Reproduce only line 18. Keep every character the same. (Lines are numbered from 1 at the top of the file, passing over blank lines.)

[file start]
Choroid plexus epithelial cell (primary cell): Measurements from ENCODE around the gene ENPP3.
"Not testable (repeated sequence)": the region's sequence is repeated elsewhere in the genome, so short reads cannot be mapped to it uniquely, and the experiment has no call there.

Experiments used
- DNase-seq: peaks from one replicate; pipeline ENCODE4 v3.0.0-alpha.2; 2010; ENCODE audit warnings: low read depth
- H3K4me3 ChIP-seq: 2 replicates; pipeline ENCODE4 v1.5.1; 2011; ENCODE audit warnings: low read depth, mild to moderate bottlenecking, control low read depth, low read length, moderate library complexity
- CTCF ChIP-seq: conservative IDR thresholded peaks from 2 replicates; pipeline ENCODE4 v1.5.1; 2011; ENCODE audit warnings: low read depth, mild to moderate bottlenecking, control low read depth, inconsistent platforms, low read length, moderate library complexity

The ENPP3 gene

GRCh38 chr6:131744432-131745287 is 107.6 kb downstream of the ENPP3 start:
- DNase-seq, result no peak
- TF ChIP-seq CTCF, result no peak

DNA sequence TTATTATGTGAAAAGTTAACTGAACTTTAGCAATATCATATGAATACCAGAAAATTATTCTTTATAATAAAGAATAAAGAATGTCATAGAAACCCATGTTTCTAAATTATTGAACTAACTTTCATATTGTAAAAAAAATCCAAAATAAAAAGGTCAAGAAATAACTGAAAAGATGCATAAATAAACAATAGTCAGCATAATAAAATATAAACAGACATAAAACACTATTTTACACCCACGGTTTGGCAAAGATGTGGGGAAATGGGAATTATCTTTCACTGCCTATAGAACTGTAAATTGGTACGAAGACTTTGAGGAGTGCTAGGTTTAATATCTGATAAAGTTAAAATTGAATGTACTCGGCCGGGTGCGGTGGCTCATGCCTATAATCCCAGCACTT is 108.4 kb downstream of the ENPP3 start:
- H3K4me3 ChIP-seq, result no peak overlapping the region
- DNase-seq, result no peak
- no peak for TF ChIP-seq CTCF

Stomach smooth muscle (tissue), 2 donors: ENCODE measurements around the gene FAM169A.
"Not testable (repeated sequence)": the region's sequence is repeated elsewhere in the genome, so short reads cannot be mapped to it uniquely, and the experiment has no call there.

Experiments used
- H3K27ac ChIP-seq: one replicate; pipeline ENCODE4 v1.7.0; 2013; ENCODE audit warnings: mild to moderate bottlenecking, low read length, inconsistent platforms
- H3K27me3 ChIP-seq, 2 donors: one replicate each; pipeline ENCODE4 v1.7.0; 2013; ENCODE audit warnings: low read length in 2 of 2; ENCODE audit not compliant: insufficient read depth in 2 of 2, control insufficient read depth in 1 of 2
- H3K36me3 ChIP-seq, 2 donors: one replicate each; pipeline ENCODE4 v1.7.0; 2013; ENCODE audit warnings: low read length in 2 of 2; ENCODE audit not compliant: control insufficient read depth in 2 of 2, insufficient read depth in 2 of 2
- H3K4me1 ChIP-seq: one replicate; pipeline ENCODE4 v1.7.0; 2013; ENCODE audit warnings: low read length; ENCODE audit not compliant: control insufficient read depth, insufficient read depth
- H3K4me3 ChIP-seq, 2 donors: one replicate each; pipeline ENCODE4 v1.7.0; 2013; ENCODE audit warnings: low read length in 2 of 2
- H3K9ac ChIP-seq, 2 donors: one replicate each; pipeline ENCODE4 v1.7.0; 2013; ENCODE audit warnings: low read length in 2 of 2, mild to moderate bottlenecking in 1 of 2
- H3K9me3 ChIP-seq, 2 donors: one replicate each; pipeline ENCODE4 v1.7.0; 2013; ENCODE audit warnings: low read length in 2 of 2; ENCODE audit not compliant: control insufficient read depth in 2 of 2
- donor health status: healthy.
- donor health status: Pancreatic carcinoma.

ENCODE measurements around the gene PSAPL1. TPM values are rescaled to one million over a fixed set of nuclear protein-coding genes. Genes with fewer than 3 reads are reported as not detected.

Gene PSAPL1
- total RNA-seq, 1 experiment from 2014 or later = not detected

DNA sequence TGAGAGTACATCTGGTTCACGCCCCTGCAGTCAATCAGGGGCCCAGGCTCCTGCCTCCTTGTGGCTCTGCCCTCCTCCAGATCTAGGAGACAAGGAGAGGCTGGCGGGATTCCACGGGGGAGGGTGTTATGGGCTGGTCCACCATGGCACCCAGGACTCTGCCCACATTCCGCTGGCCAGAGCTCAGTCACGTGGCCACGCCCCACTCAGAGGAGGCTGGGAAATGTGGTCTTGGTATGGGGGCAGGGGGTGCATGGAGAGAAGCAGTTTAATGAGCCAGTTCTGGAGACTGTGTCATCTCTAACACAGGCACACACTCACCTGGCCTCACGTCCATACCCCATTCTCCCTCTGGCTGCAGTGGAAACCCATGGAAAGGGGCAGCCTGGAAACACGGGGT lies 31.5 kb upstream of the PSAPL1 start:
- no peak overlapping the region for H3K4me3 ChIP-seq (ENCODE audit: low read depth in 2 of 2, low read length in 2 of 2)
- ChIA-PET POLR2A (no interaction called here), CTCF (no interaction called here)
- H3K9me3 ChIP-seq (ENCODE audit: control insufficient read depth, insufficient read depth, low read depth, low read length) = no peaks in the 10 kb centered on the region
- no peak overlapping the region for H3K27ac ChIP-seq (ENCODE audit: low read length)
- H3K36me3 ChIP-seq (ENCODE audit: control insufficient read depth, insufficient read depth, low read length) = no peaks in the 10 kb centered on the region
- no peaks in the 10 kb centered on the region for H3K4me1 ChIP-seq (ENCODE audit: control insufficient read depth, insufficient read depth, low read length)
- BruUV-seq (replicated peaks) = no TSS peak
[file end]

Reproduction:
- H3K27ac ChIP-seq: one replicate; pipeline ENCODE4 v1.7.0; 2013; ENCODE audit warnings: mild to moderate bottlenecking, low read length, inconsistent platforms